Season starts here for Hyacks

The message and checklist remain the same for the New Westminster Hyacks.

The only difference is, unlike a year ago, this year’s senior football team will be tasked with starting the playoffs without a wave of momentum behind them.

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With the end of the regular season – culminating with a thrilling 34-28 loss at the hands of visiting Mount Douglas – New West enters the playoffs focusing on tightening the script.

Although they won’t be facing an air-it-out opponent Friday (7:30 p.m. at Mercer Stadium) in the Abbotsford Panthers, the Valley squad brings its share of weapons.

The Hyacks have just one chance at getting this right.

“(Abbotsford) play with heavy formations, they’ve got big linemen and they’re going to try smash mouth and run it at you. (Running back Jalem Catlin) is a good, dangerous player, an athletic kid who can run through tackles and we’ve got to get to him early,” remarked Hyack coach Farhan Lalji.

To do that, it will be vital that the defence shakes those initial blocks quickly and put up a Trumpian wall against Catlin, who led all rushers in the B.C. AAA circuit with a eye-popping 229 yards gained per game.

And while Abbotsford was a middling 3-4 in the Eastern Conference, including last week’s 31-0 loss to No. 1-ranked Lord Tweedsmuir, Lalji’s research has discovered a rival that improved since the two teams locked horns in early September – a 40-6 exhibition win for New West.

“We beat them handily (at Homecoming), but it wasn’t a game that we really felt good about,” he noted. “We took some penalties, we weren’t clean on offence. We struggled against their blitz but we did pop some big plays which our offence can do, but we didn’t play a complete game.”

That’s likely what it will take, although winning by any measure will be what matters at this stage.

Last week’s loss was a highlight reel of big plays and costly gaffes, as New West garnered a solid lead only to see it slip away with the Rams’ late fireworks. The hosts led 21-13 at halftime and 28-19 midway through the final quarter, but fell victim to a rapid-fire rally, with Mount Doug replying with back-to-back touchdowns. They won it on a 12-yard passing play from quarterback Gideone Kremler with a minute left.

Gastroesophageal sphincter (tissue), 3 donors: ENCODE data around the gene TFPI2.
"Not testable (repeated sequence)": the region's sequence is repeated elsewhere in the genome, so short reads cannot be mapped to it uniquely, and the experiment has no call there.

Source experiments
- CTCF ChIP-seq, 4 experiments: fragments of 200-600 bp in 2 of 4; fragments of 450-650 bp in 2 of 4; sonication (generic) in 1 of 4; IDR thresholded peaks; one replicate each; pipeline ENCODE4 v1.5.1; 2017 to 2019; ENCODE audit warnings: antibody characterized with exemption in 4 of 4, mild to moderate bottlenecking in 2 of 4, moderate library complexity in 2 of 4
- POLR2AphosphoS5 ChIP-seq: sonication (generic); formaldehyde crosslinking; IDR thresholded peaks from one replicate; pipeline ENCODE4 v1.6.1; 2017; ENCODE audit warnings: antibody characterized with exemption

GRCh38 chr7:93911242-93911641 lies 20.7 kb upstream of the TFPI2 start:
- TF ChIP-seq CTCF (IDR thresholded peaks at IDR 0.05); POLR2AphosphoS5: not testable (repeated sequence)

“Defensively we couldn’t make a stop when we needed it,” said Lalji. “It was similar to the Notre Dame game in a lot of ways, which is disappointing. If you find a way to win those two games your record looks completely different and you feel a lot better about yourself going into the playoffs.”

The 4-3 Hyacks do have reasons to feel positive entering the playoffs with a shot at defending last year’s B.C. Subway Bowl title.

Quarter-back/linebacker Kinsale Phillip is back, with a full game under his belt after missing the previous three games due to injury. Running back Broxx Comia, in Phillip’s absence, turned on the jets to average more than 140 yards over the past two games, and scoring four touchdowns in that span.

Coupled with the standout season of defensive lineman Evan Nolli, who was named the Western Conference’s Defensive player of the year this week, these elements all add up to reasons for optimism despite dropping three of their last four games.

“Evan is as good a defensive lineman that we’ve ever had, and that’s saying something when we just graduated Isaiah (James) and Yanni (Angelopolous),” said Lalji. “Those guys were good and Evan’s equally as good and extremely versatile.

“He’s going to have a great collegiate career down the road and is an exceptional talent.”

Also receiving conference all-star honours were offensive lineman Daniel Dordevic and Phillip at linebacker.

The team can ill-afford to look past the Panthers, said the coach, nor hang it’s hat on last year’s provincial title. It all comes down to making the tackles, clearing the blocks and scoring more points than the other guy.

“One of the hallmarks of where we were a year ago is we’d always find ways to win those games, right? Those are the lessons and feelings you want to take with you. You don’t want to take those feelings where you kind of feel you’re not going to find a way to make the play because you didn’t last time,” said Lalji.

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